Thresholding is the simplest way to perform segmentation, and it is used extensively in many image processing applications. Thresholding is based on the notion that regions corresponding to different tissue types can be classified by using a range function applied to the intensity values of image pixels. The assumption is that different tissue types will have a distinct frequency distribution and can be discriminated on the basis of the mean and standard deviation of each distribution (see Figure ). For example, given a two-dimensional image I(x,y) , we can define a simple threshold rule to classify bony tissue or a compound threshold rule to classify fatty tissue:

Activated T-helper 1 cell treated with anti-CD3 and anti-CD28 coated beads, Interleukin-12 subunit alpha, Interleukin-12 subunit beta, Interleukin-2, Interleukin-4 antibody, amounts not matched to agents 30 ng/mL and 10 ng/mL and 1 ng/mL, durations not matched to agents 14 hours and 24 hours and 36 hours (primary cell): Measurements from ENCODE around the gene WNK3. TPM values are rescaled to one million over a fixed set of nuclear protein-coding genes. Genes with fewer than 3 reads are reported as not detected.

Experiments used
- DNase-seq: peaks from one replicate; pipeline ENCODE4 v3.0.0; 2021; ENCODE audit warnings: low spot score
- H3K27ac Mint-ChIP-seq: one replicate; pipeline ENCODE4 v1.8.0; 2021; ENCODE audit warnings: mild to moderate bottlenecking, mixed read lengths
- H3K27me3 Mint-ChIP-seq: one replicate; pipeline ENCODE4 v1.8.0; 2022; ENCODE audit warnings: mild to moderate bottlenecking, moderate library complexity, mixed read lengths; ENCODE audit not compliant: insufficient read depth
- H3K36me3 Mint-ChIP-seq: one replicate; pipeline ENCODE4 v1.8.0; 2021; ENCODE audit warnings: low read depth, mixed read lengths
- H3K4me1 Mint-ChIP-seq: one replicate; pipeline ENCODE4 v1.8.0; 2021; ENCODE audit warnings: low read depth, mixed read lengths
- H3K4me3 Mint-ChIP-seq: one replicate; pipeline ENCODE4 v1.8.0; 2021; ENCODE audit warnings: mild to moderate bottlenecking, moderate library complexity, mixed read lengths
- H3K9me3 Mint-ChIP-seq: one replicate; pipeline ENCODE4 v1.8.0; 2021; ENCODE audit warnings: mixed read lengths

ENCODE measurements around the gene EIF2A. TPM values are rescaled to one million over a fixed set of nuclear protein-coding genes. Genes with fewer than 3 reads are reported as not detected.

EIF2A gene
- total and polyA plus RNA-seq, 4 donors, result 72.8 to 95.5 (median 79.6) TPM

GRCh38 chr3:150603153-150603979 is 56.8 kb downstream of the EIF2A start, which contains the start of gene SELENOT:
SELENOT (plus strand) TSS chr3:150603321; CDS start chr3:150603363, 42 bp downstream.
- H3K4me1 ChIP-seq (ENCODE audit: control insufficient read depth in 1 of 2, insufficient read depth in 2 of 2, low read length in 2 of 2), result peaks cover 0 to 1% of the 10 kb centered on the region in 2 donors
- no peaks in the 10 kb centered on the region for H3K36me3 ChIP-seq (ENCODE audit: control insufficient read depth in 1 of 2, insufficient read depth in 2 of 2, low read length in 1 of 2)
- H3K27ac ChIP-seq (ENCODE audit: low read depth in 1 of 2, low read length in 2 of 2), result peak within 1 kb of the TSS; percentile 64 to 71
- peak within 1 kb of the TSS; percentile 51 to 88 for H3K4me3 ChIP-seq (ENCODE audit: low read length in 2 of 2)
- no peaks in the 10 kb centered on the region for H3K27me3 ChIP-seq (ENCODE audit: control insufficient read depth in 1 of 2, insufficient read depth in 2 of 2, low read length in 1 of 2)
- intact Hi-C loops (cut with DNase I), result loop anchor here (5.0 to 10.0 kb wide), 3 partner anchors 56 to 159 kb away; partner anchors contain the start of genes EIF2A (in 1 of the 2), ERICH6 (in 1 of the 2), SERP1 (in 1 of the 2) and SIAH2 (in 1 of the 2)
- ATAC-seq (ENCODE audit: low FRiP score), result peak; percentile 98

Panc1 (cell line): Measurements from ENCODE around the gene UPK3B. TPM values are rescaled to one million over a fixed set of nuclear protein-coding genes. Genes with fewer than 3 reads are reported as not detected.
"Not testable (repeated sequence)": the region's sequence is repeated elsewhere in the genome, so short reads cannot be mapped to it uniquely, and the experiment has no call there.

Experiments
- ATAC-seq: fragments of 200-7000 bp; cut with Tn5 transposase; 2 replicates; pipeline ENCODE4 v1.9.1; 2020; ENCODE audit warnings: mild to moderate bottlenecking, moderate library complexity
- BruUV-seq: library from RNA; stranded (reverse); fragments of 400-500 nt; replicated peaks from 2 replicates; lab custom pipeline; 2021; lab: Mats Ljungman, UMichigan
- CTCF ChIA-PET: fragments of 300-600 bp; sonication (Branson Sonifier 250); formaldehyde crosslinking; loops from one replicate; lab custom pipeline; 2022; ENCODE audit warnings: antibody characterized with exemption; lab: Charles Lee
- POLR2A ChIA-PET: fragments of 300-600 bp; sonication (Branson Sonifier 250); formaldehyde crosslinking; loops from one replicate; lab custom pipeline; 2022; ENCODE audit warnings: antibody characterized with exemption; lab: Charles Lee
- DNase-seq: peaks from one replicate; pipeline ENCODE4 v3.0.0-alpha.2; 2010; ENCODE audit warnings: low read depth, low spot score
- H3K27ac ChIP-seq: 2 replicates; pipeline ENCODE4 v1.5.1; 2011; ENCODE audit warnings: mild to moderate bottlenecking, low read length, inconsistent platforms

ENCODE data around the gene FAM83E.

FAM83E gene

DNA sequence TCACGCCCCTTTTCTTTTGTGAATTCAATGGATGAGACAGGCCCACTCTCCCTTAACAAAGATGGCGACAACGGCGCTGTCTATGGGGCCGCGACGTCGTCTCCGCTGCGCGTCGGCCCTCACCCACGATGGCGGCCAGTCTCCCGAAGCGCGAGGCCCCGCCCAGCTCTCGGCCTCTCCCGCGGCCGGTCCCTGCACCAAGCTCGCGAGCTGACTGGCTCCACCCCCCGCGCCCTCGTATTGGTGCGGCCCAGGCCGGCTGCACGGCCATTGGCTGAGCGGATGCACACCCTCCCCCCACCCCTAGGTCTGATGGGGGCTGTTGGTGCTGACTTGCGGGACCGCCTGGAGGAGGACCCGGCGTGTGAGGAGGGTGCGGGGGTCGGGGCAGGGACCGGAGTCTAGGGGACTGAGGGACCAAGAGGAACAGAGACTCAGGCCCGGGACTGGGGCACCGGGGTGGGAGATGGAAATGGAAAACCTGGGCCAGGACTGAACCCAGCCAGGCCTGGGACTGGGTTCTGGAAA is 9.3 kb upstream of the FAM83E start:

Figure: A hypothetical frequency distribution f(I) of intensity values I(x,y) for fat, muscle and bone, in a CT image. Low intensity values correspond to fat tissues, whereas high intensity values correspond to bone. Intermediate intensity values correspond to muscle tissue. F+ and F- refer to the false positives and false negatives; T+ and T- refer to the true positives and true negatives.
Thresholding has been used by Chow and Kaneko to segment ventricles from cineangiograms of the human heart . They chose this technique because of the strong bimodal distribution of image values corresponding to regions that are interior and exterior to the ventricles.